On Thursday I trekked to the neighborhood of Prenzlauerberg in order to find the famous timber apartment building, E3. This building is a 7-story apartment building located in a residential neighborhood. The façade is covered in a stucco-like paint just like all of the other surrounding buildings in order to match the visual format of the area. Unfortunately, I didn’t have a chance to get a guided tour of the building by the designer or engineer and thus appreciated the building from the outside. E3 is a “passive house,” meaning it is designed to specific regulations to be more energy efficient. A passive house, unlike LEED certification in the U.S., has more measurable performance-based metrics and is focused mostly on energy efficiency whereas LEED awards points for more varied aspects of the building. Wanting to meet the architects who designed the building, I called them that day and was invited to come by the office late afternoon the next day.
At the time of the design and completion in 2012, the architect company was Kaden + Klingbeil. Kaden is currently partnered with a different architect. They are located in Alexanderplatz (“platz” = “square” or “space”), one of the major shopping areas of Berlin. I met one of the employees on the elevator ride up to their office and she introduced me to one of the architects who I was able to talk to and ask questions about their projects. I was specifically interested in what the timber concrete composite (TCC) decking looked like, and especially in the way the slabs were connected to each other in order to resist lateral forces. My master’s thesis is concerned with similar issues. So I was interested in the connection comparison between cross-laminated timber floors panels and TCC (such as how strong and stiff the joints are between two panels). The architect I spoke to wasn’t able to answer some of my more technical questions, but he demonstrated that TCC floors were made from glue laminated beams turned on their sides. At the end of the meeting we exchanged emails as he asked for recommendations on timber buildings he could visit during his trip to Seattle in the near future.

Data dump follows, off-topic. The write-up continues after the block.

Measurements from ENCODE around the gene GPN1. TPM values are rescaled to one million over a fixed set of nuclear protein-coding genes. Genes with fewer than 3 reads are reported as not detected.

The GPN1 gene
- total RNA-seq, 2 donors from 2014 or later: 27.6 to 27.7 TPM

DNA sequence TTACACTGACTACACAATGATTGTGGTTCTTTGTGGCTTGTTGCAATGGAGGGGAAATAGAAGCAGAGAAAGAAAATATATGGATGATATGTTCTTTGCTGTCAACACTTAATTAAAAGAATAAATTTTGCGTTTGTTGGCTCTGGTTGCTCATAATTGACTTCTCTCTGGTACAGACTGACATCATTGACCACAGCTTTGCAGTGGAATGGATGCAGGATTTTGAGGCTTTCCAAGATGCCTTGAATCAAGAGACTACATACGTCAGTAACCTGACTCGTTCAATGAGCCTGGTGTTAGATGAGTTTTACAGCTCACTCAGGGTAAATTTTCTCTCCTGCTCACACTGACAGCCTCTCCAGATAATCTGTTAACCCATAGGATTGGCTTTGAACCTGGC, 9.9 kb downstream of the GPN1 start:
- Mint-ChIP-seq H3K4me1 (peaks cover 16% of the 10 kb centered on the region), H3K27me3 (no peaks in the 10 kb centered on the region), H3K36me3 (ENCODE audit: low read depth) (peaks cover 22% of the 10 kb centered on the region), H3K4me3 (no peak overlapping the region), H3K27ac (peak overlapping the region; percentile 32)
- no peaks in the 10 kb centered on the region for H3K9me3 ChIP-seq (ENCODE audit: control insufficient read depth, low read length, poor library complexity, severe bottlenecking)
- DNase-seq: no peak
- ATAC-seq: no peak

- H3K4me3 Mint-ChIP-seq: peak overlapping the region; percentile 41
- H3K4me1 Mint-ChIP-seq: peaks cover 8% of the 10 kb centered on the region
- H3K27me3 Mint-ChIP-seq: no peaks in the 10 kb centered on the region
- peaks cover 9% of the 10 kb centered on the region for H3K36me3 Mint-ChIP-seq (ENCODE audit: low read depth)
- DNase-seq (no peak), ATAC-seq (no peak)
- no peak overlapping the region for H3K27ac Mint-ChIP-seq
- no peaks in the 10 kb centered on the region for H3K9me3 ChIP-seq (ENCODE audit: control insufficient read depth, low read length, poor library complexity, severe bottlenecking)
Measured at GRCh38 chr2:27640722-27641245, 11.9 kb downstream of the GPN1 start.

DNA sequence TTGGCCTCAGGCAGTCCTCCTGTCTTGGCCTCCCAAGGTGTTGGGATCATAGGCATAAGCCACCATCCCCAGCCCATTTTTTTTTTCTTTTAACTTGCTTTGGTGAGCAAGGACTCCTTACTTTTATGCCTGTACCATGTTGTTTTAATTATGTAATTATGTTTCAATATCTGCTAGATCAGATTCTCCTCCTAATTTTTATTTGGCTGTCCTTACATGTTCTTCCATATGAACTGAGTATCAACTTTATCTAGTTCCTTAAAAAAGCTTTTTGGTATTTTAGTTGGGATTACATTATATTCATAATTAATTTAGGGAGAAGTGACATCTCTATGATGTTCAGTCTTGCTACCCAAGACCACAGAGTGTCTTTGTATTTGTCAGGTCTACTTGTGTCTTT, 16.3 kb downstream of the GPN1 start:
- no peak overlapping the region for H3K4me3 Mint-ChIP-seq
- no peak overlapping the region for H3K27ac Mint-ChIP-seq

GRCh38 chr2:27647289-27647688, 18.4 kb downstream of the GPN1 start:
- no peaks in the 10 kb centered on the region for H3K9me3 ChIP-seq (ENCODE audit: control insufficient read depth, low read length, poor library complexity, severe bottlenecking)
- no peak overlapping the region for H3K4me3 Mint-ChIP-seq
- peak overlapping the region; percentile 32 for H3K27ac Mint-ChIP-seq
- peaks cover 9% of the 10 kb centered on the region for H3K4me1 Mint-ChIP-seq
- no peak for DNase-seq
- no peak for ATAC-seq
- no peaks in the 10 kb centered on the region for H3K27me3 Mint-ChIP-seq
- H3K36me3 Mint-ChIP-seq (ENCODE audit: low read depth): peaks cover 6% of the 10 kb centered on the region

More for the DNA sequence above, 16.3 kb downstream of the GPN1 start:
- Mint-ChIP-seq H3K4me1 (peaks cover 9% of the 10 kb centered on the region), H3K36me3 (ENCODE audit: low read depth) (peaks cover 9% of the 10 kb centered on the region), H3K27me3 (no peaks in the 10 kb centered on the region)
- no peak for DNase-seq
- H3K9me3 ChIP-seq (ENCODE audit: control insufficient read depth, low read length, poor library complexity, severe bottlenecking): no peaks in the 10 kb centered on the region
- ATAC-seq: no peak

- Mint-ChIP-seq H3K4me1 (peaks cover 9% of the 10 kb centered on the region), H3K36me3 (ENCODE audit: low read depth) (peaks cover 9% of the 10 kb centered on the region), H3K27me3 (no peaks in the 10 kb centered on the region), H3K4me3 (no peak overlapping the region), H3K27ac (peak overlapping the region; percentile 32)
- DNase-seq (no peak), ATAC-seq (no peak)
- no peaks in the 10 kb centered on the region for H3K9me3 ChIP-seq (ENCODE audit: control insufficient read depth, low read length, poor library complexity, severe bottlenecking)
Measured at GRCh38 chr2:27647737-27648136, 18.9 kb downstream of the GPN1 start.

What timber buildings would you recommend to visitors of your town?
Mass-wood buildings are a relatively new development in the construction industry and have a lot of promising characteristics: better fire performance, faster construction, less expensive construction costs, safer construction, significantly smaller carbon footprint, and more. Cross-laminated timber is the prominent engineered wood product that will be the answer to taller timber buildings, as it can effectively replace concrete and steel as the main structural material of a building.